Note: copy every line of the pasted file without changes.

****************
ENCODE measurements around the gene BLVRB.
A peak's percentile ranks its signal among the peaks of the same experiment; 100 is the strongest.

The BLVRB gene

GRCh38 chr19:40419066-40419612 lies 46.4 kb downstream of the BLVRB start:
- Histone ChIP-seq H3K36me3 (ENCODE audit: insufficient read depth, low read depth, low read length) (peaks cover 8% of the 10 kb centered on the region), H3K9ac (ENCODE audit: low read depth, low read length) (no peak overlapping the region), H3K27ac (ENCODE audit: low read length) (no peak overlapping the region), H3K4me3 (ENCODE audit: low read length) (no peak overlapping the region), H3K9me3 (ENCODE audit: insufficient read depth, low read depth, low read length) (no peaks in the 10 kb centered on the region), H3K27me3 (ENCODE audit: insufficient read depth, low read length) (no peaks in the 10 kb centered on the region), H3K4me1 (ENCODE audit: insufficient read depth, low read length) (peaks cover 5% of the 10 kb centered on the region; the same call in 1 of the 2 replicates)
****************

ENCODE measurements around the gene BLVRB.
A peak's percentile ranks its signal among the peaks of the same experiment; 100 is the strongest.

The BLVRB gene

GRCh38 chr19:40419066-40419612 lies 46.4 kb downstream of the BLVRB start:
- Histone ChIP-seq H3K36me3 (ENCODE audit: insufficient read depth, low read depth, low read length) (peaks cover 8% of the 10 kb centered on the region), H3K9ac (ENCODE audit: low read depth, low read length) (no peak overlapping the region), H3K27ac (ENCODE audit: low read length) (no peak overlapping the region), H3K4me3 (ENCODE audit: low read length) (no peak overlapping the region), H3K9me3 (ENCODE audit: insufficient read depth, low read depth, low read length) (no peaks in the 10 kb centered on the region), H3K27me3 (ENCODE audit: insufficient read depth, low read length) (no peaks in the 10 kb centered on the region), H3K4me1 (ENCODE audit: insufficient read depth, low read length) (peaks cover 5% of the 10 kb centered on the region; the same call in 1 of the 2 replicates)